IPJ: The Plainsman reviews “Catcher in the Rye,” 1962

Rubbing elbows with Old Spice and cigarette and Elvis movie ads and sexy photos, I thought this review was really something. A bit dated – the book came out in ’51 (but apparently the early ’60s was when it really started causing a ruckus) – but kinda freakin’ awesome. Remember — 1962.

From the April 25th, 1962 edition of The Plainsman

by Jim Dinsmore, Managing Editor

Catcher in the Rye is a short book, about two hundred pages in the pocket edition. It costs fifty cents. On the back cover of this edition it says in bright yellow: “A literary sensation.” And it goes on to tell about how good the book is.

That’s phony as hell. It makes you want to puke when you read the book. Holden Caulfield could tell you that. He’s the central character. He’s the one that crawls around in your mind and won’t leave. He’s the one that makes you laugh out loud when you read it, which is silly as hell. He’s the one that makes you so depressed, which, again, is silly as hell, because it’s just a book, black print on white paper. Holden Caulfield isn’t real. I mean he just can’t be. But he won’t leave. He just keeps crawling around, damn it.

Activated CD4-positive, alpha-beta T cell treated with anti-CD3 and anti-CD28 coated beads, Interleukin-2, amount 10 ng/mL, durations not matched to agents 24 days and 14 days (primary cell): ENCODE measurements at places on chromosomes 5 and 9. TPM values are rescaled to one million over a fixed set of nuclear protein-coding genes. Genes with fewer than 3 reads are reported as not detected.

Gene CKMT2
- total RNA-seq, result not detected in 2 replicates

And so here I am trying to write a book review of the damn thing with Holden Caulfield crawling around and saying “this is phony” or “this is crappy.” And Salinger, who wrote the novel, is there, too. And he’s so damn good, great. I mean he’s an artist that creates better than anyone else. And the book’s so damn good. You can’t use just words and all. You’ve go to stick in “damns” and “hells” because you’re trying to convey this feeling that the book isn’t like other books. You’re trying to say that it’s one of the great masterpieces of the twentieth century and that it’s the kind of literature that will live. But people say this about so damn many novels nowadays.

You want to say that this book is really it. But you can’t because you know no one will believe you. So you just say it’s damn good and leave it at that.